Germany’s Jewish Mathematicians on the Eve of the Holocaust

Feb. 13 2017

Born in Germany in 1891, Abraham Fraenkel embarked on a highly successful career as a mathematician. In the 1960s, while living in Israel, he wrote a memoir about his life up until the early years of the Third Reich. At one point he reminisces about some of the outstanding mathematicians he knew in pre-World War II Germany and their reactions to the changing climate there, including one of the rare Gentile professors who stood up for Jewish colleagues:

In his time, David Hilbert (1862–1943) was the most significant mathematician in the world. . . . Students flocked to him from all over Europe and the United States. . . . Hilbert always remained free of all national and racist prejudices. After the turn of the 20th century, he had a large number of Jewish students, both in absolute and relative terms. In his own working life, he was greatly influenced by two Jews, Adolf Hurwitz and Hermann Minkowski. His authority and tenacity managed twice to break through the [pre-World War I] prejudice in the Prussian Ministry of Education and Cultural Affairs against appointing Jews to full professorships: Minkowski in 1902 and Edmund “Yechezkel” Landau in 1909. . . .

Hilbert’ s response to a question [posed to him by] Bernhard Rust, the Nazi minister for science, education, and popular culture, was typical. At a banquet in 1934 in Göttingen, Rust asked: “Is it really true, Herr Professor, that [the mathematical institute you direct] suffered so much from the departure of the Jews and their friends?” to which Hilbert replied, in his characteristic East Prussian dialect: “Suffered? No, it hasn’t suffered, Herr Minister. It simply doesn’t exist anymore!”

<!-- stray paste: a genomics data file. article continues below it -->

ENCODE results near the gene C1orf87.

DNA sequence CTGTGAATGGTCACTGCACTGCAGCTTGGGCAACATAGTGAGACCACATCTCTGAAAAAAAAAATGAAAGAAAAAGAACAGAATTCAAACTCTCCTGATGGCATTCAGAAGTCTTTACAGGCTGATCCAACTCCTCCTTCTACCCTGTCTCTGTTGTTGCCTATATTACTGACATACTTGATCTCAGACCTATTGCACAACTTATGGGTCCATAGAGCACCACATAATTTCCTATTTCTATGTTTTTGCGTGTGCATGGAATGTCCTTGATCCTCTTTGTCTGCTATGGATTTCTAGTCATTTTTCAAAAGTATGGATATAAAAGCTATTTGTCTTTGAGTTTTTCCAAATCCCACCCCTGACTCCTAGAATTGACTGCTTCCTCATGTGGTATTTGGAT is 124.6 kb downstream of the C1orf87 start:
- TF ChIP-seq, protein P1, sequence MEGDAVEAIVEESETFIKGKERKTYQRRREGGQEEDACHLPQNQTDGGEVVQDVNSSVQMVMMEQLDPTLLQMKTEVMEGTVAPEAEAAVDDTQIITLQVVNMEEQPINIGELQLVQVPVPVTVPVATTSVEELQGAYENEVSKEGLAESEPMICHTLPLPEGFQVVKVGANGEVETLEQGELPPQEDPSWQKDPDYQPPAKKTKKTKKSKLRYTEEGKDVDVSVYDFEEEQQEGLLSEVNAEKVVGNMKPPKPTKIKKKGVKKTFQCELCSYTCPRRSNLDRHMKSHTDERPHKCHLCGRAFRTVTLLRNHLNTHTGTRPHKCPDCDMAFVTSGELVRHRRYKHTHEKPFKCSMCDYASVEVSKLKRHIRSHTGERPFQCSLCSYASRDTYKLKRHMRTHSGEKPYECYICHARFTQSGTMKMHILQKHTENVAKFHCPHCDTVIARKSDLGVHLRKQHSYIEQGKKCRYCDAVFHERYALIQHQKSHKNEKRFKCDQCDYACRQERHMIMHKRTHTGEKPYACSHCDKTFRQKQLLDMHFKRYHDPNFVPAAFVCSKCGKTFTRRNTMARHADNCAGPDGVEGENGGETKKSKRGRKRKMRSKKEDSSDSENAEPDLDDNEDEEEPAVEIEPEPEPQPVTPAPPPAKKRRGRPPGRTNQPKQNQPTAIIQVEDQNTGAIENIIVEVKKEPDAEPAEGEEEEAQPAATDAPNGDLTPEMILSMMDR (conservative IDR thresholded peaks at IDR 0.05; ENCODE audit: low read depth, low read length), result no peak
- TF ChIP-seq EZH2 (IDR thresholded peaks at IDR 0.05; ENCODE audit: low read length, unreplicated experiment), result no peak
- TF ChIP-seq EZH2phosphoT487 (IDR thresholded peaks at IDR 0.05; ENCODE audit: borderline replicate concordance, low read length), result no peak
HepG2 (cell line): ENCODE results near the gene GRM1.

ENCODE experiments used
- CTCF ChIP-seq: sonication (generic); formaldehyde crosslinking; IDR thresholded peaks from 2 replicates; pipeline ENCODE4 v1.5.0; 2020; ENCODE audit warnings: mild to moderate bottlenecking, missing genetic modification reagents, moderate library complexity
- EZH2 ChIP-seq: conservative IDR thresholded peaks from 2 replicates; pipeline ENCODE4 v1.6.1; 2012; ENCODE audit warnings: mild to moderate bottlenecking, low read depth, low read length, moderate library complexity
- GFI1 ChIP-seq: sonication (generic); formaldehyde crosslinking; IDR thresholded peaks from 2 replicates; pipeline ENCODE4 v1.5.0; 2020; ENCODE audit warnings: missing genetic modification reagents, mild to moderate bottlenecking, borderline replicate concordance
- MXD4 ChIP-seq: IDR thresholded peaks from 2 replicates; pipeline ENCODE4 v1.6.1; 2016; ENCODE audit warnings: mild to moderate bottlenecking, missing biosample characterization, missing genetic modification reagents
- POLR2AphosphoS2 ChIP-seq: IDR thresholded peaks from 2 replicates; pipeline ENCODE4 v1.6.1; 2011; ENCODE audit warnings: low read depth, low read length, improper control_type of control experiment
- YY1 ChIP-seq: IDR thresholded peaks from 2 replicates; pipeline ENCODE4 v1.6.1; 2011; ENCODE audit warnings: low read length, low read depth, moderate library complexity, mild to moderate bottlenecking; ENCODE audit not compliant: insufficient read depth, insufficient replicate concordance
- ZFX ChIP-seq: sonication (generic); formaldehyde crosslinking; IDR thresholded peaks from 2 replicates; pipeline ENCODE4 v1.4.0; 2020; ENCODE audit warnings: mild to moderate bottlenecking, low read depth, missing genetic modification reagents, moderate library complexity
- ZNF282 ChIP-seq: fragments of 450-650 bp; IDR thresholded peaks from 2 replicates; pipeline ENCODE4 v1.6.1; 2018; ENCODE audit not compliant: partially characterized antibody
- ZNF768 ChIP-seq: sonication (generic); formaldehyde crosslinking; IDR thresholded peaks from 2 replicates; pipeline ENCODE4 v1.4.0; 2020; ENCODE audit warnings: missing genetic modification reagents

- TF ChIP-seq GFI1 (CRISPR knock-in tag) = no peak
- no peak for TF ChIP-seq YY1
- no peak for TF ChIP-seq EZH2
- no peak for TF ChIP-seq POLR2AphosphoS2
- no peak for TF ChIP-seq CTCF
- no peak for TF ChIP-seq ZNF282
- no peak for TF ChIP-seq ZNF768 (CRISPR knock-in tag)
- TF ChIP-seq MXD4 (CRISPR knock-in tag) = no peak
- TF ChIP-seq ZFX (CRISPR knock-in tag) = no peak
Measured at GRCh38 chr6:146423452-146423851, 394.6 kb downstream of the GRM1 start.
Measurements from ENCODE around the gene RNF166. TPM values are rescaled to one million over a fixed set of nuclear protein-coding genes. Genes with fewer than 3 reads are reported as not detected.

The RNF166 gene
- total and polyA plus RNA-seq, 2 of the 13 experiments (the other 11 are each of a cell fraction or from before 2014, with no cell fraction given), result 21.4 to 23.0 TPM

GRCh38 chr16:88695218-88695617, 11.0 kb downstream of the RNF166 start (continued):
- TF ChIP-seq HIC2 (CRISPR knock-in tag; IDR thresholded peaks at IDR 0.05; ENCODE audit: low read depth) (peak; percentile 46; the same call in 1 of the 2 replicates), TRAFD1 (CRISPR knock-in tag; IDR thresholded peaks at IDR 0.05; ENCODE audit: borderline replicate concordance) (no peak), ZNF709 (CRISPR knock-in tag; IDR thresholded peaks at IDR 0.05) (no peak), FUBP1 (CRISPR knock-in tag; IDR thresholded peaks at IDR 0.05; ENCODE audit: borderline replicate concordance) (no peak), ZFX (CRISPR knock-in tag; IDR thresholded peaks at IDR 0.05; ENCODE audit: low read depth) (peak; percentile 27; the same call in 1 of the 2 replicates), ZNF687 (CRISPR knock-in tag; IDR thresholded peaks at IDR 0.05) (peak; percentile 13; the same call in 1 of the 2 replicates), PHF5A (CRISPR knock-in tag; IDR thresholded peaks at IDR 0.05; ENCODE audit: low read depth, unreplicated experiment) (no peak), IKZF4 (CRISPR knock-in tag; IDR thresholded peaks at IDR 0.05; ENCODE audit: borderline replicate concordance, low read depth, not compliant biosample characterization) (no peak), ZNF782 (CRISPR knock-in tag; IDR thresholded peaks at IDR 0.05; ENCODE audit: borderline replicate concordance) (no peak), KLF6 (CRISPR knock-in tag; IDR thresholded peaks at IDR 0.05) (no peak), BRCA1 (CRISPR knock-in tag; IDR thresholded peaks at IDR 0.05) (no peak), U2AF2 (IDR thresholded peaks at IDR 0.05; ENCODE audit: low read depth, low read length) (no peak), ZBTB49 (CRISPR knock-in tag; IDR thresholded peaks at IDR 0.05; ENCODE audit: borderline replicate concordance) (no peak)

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More about: German Jewry, History & Ideas, Holocaust, Mathematics

 

Condemning Terrorism in Jerusalem—and Efforts to Stop It

Jan. 30 2023

On Friday night, a Palestinian opened fire at a group of Israelis standing outside a Jerusalem synagogue, killing seven and wounding several others. The day before, the IDF had been drawn into a gunfight in the West Bank city of Jenin while trying to arrest members of a terrorist cell. Of the nine Palestinians killed in the raid, only one appears to have been a noncombatant. Lahav Harkov compares the responses to the two events, beginning with the more recent:

President Joe Biden called Prime Minister Benjamin Netanyahu to denounce the attack, offer his condolences, and express his commitment to Israel’s security. Other leaders released supportive statements as well. Governments across Europe condemned the attack. Turkey’s foreign ministry did the same, as did Israel’s Abraham Accords partners the UAE and Bahrain. Even Saudi Arabia released a statement against the killing of civilians in Jerusalem.

It feels wrong to criticize those statements. . . . But the condemnations should be full-throated, not spoken out of one side of the mouth while the other is wishy-washy about what it takes to stave off terrorism. These very same leaders and ministries were tsk-tsking at Israel for doing just that only a day before the attacks in Jerusalem.

The context didn’t seem to matter to some countries that are friendly to Israel. It didn’t matter that Israel was trying to stop jihadists from attacking civilians; it didn’t matter that IDF soldiers were attacked on the way.

It’s very easy for some to be sad when Jews are murdered. Yet, at the same time, so many of them are uncomfortable with Jews asserting themselves, protecting themselves, arming themselves against the bloodthirsty horde that would hand out bonbons to celebrate their deaths. It’s a reminder of how important it is that we do just that, and how essential the state of Israel is.

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Read more at Lahav’s Newsletter

More about: Jerusalem, Palestinian terror